Ashby used state systems to describe processes of interest to him - regulation, adaptation, self-organization, etc. He wanted to deal with nominal, ordinal, interval and cardinal variables. According to Ashby's laws: cybernetics does not consider things, but ways of behavior. It is essentially functional and behavioral. Materiality doesn't matter. The truths of cybernetics are notdue to the fact that they are derived from some other branch of science. Cybernetics has its own fundamentals.

Ashby was especially talented at creating examples to illustrate his theories. For example, he illustrates learning as a movement towards balance by describing how a kitten finds a comfortable position by a fire or learns to catch mice. As an example of the sequence of events, he posted a flowchart on his office door showing the steps, including "knock", "enter", etc.

Ashby was not interested in simple phenomena or unorganized complexity (like gas molecules in a container), but in organized complexity, including brains, organisms and societies. His approach to the study of organized complexity was unusual. Instead of building a more complex structure by assembling components, the scientist decided to look for constraints or interaction rules that reduce the maximum possible variety to the actually observed variety. Ashby's Laws are not examples of constraints that reduce diversity from what can be imagined to what can be observed.

social system


The level of theorizing of Ashby's laws was unusual. His theories lie at the level of abstraction between laws in disciplines such as biology, psychology, economics, philosophy, and mathematics. They are very useful for scientists who are interested in knowing how knowledge in two or more fields is similar. They also help to transfer ideas from one area to another. That's why these theoriesare of great interest to systemists and cyberneticists. They are very good because they are short.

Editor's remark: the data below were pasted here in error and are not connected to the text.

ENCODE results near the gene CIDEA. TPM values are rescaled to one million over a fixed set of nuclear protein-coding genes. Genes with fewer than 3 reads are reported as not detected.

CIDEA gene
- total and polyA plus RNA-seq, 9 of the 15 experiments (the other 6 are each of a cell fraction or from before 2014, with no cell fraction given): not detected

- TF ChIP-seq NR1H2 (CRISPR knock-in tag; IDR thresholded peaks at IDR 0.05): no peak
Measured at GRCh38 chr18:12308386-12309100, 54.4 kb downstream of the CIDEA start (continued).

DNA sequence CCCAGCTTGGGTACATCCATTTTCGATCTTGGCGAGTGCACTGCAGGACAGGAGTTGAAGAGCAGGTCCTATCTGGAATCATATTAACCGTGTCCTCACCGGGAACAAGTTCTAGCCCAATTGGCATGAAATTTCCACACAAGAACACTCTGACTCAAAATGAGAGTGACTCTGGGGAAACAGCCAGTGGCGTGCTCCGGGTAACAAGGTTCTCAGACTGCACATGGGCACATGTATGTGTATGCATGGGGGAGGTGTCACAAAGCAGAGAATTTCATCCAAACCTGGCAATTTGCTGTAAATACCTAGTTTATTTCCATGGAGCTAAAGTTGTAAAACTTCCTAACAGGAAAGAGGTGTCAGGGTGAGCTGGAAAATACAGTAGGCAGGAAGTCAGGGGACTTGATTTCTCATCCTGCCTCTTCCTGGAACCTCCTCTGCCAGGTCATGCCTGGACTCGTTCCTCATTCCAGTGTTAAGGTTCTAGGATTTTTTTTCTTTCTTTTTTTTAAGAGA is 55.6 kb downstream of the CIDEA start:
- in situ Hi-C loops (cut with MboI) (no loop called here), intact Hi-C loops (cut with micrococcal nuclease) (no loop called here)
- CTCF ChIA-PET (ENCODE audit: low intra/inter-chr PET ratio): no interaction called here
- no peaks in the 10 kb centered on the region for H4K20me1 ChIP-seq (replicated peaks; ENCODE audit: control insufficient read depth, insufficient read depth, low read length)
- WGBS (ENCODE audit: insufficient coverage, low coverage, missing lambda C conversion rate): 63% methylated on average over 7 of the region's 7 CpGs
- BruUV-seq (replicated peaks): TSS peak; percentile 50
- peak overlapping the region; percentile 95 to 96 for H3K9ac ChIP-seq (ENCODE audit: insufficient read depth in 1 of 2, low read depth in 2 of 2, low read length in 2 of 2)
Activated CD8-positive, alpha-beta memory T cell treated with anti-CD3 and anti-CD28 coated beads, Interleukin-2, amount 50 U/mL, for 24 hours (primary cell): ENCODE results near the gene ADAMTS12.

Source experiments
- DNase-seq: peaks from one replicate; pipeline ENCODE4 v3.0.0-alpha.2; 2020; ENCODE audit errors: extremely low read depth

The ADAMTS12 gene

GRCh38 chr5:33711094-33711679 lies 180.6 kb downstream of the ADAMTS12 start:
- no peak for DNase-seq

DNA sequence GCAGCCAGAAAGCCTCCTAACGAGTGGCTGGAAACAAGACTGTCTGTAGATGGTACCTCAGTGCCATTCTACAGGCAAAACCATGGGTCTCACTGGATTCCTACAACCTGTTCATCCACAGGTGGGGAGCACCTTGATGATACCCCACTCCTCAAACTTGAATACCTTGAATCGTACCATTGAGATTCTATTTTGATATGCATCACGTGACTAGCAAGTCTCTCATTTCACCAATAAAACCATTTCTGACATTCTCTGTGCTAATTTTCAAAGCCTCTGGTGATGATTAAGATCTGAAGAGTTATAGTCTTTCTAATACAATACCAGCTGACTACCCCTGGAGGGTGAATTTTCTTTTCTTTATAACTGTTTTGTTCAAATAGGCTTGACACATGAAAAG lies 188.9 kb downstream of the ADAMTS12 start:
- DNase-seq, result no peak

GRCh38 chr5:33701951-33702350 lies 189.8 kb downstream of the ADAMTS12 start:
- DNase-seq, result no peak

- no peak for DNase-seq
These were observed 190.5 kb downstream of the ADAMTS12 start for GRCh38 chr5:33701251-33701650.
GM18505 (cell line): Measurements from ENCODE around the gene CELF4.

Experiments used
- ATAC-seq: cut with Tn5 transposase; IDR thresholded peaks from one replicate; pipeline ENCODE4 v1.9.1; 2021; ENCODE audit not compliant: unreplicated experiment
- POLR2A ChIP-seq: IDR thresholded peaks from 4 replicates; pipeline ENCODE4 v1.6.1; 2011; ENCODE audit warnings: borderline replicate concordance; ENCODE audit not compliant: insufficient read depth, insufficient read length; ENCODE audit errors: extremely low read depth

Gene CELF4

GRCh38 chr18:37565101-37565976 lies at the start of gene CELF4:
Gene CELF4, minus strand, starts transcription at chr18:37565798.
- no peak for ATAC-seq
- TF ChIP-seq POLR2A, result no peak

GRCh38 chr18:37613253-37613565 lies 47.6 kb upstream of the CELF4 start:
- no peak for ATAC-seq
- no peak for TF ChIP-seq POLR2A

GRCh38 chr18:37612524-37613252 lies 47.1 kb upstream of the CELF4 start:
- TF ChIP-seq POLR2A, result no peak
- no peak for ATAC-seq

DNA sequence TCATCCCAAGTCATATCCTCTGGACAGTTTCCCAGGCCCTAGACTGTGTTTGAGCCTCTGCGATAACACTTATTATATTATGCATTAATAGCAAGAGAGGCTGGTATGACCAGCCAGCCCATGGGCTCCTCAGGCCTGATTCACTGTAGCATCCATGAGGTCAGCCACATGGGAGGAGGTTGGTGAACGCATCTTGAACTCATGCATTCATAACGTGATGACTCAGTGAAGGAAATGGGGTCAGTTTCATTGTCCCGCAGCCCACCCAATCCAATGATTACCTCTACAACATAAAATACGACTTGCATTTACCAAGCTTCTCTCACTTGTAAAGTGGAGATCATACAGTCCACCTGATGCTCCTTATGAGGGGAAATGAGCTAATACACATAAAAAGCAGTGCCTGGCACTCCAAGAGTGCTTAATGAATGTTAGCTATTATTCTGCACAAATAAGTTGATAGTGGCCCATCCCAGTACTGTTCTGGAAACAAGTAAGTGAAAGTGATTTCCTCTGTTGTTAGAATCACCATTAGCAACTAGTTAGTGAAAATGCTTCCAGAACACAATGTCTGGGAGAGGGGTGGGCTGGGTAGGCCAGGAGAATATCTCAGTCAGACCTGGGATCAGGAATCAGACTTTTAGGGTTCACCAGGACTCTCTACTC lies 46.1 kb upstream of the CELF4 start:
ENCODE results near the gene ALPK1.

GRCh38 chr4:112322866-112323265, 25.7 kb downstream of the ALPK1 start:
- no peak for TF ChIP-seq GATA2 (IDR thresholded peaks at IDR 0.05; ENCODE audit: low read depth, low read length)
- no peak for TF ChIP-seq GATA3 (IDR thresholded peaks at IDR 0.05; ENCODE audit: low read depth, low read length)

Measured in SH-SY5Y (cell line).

Ashby's laws explain a large number of phenomena using several statements. Although they have been criticized for being tautological. It is noteworthy that the scientist was able to formulate laws that work in many areas. Ashby's general laws become a tool for developing more specific, operationalizable theories in specific disciplines.


One interesting feature of Ashby's work is that it is compatible with second-order cybernetics. To understand his epistemology, it is important to know the terms and definitions he used. What was observed, Ashby called "machine". For him, the "system" is the internal concept of the "machine". It is a set of variables chosen by the observer. Ashby does not directly discuss the role of the observer in science or the observer as a participant in the social system.

Efficient Management


As someone interested in the successful functioning of the brain, Ashby was interested in the general phenomenon of regulation. He divided all possible outcomes into a subset of goals. The task of the regulator is to act in the presence of perturbations so that all results lie within a subset of goals. This is the difference between his theory and Kahneman's theory. Ashby's laws can potentially be defined in organisms, organizations, nations, or any other entity of interest.

There are different types of regulators. Witherror control can be very simple, such as a thermostat. A cause-driven regulator requires a model of how the machine will respond to a disturbance. One of the consequences of the scientist's view of regulation is the theorem of Conant and Ashby: "every good regulator of a system must be a model of this system." Von Foerster once said that Ashby gave him the idea when he was starting his research in cybernetics.